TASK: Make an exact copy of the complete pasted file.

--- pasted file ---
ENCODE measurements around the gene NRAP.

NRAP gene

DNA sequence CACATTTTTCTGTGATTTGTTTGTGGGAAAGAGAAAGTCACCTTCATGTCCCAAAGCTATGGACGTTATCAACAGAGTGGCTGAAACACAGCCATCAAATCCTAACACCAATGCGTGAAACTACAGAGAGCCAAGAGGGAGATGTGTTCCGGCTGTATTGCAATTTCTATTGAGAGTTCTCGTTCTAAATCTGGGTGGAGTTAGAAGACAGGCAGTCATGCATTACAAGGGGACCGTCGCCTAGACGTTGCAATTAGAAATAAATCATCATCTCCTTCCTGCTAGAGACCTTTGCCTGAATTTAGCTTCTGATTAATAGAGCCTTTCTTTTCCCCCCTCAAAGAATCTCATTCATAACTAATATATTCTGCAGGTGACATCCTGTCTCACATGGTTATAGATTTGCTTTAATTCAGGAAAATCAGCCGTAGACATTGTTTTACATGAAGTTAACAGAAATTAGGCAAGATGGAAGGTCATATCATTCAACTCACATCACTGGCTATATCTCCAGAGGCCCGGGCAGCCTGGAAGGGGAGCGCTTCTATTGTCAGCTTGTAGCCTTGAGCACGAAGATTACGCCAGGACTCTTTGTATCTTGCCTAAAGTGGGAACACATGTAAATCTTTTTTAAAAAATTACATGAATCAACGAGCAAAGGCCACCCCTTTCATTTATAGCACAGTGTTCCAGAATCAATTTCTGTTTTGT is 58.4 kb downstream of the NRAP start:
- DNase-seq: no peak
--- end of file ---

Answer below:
ENCODE measurements around the gene NRAP.

NRAP gene

DNA sequence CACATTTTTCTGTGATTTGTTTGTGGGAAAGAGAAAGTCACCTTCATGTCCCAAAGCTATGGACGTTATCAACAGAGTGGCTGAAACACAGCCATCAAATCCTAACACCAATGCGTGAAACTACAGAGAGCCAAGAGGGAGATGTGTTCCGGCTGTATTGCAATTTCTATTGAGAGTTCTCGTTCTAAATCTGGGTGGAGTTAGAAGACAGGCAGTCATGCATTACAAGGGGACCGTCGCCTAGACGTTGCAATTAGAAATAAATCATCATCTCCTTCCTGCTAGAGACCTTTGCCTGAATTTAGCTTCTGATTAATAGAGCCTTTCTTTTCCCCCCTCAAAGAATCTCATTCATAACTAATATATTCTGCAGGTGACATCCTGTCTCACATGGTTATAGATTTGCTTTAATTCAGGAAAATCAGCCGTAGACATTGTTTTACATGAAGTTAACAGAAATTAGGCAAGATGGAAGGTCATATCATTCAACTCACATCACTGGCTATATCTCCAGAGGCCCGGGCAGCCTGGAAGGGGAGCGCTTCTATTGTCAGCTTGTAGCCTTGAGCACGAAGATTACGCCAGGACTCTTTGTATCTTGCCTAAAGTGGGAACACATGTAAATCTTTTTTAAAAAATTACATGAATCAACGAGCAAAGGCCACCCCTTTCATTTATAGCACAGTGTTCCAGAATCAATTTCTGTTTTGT is 58.4 kb downstream of the NRAP start:
- DNase-seq: no peak